versión On-line ISSN 2309-9003
Y&T no.6 Vanderbijlpark ene. 2011
Welcome note, Conference 2011 Young and modelled by history What does the future hold?
Executive Director: Dean of Students University of South Africa email@example.com
Madam Convener, Mr Program Director, Members of the 16th annual South African Society for History Teaching Conference
It gives me a great pleasure to stand before you and welcoming you to this Conference. South Africa today is having many young people who are evidently modeled by history. Their lives are often a mirror of lives of some of our history heroes and heroines. It sometime appears as if there is nothing new that should be written. This makes me ask what does the future hold. I will limit my comments to the knowledge that I gathered as a pupil and as a secondary school learner a while ago. These comments are characterized by my personal experience with the history subject and some of its teachers. I hold a view that says that a good teacher produces good students, and a great teacher inspires good students to become makers of history. Webster defines History as (a) a chronological record of significant events affecting a nation or institution and often including an explanation of their causes, and (b) a branch of knowledge that records and explains past events.
Based on this deinition, I want to ask all of you as teachers and history professionals and practitioners:
What and which history events are you teaching?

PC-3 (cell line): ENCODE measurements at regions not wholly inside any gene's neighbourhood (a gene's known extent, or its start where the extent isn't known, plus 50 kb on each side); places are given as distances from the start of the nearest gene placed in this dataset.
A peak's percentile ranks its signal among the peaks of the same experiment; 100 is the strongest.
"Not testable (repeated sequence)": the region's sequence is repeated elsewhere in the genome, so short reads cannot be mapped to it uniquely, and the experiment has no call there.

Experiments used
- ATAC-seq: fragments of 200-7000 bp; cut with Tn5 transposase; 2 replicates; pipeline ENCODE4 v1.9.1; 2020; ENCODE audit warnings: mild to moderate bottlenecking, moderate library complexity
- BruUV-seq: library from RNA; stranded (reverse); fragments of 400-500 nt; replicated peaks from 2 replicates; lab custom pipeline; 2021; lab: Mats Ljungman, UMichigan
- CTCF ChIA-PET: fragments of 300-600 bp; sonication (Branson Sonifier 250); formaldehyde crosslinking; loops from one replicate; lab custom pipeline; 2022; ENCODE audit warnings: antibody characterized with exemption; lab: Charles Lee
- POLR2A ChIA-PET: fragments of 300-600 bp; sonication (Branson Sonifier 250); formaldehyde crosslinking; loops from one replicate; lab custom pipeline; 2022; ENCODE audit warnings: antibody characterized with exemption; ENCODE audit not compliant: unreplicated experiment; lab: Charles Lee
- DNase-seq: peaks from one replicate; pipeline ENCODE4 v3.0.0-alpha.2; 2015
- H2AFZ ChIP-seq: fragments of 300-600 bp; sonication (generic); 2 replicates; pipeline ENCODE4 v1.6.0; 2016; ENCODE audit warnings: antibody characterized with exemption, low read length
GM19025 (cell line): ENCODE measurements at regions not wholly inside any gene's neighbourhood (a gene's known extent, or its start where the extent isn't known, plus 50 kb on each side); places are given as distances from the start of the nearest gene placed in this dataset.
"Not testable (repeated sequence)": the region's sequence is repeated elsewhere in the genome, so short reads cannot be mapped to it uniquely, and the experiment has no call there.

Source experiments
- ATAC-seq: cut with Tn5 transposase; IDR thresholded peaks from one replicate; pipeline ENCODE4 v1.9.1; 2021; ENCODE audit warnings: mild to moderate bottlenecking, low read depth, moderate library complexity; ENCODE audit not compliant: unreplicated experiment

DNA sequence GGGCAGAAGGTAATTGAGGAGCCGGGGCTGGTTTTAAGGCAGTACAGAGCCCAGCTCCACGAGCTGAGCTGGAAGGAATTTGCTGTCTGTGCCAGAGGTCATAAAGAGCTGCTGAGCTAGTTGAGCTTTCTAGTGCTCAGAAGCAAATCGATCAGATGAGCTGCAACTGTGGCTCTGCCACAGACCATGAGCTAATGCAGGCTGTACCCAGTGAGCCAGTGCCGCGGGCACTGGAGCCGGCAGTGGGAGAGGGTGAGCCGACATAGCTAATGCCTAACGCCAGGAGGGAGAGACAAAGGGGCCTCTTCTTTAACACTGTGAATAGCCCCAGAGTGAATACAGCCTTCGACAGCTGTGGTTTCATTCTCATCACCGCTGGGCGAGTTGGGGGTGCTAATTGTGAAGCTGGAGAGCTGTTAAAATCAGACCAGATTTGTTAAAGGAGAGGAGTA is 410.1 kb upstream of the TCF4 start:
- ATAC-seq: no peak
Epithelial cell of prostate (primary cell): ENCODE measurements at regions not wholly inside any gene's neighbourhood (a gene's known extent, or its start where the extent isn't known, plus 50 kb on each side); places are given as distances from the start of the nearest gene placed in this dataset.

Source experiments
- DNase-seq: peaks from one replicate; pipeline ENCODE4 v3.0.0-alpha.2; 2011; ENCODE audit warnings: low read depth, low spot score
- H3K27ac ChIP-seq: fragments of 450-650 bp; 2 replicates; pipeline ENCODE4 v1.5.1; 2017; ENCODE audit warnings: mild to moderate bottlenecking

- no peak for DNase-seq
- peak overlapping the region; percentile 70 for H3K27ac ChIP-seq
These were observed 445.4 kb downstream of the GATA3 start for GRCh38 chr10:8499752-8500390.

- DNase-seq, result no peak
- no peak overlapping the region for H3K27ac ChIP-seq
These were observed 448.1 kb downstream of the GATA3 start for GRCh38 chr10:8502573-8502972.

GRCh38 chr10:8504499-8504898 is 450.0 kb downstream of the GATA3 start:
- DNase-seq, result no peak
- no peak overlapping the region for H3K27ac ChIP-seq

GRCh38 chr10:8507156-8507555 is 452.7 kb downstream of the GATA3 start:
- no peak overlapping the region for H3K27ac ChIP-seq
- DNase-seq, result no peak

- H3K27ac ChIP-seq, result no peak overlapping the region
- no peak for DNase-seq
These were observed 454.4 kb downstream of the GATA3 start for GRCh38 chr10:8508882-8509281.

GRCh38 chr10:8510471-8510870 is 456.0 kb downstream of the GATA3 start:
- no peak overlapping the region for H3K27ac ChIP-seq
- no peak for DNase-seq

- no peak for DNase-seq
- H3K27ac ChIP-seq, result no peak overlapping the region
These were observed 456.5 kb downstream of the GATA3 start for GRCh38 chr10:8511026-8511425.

Teachings have a profound influence on students in general and on young people in particular. It is even more real in students who are taught by someone they look up to or have some degree of respect for the them. Almost the entire content of the lecture gets translated into facts of life. Without fail, the lessons are emulated and lives are changed. This means that if our teachings are not seasoned and appropriate, the outcome will be immature and a problem for society and institutions. What you see and hear from some of our young people today, whether in class or on street corners or public gatherings are as a result of most of the things that these young people have been taught or have learned from their respective historic experiences and environments. It is therefore important for every history teacher to relect on the history we teach and its impact.
Who are you teaching?
I strongly believe that every class will have two types of students or more. I will for this purposes focus on the two: the one who registers for a qualification, attends discussion classes, memorizes, writes and submits all assignments on time, cross-night for examinations and pass, most likely with distinctions and look for employment, get employed most probably for something different from what they went to school for, marry or get married, buy a car, buy a house, get children, work for the rest of their lives, go on pension, and die. This category of students believes everything that comes from our history teachers. No questions asked.
The other student is the one who listens with a view to engage with the lesson, critically analyze and provide a view, sometimes, this student will express his dissent and challenge the thinking of the lecturer. This is the kind of student who wants to acquire knowledge and most likely use it for further human development and serving others. These are mostly, students who will be agitated by a shallow and narrow minded lecturer. These are some of the students who end up dropping out because their intellectual capacity is not fully engaged in a history class.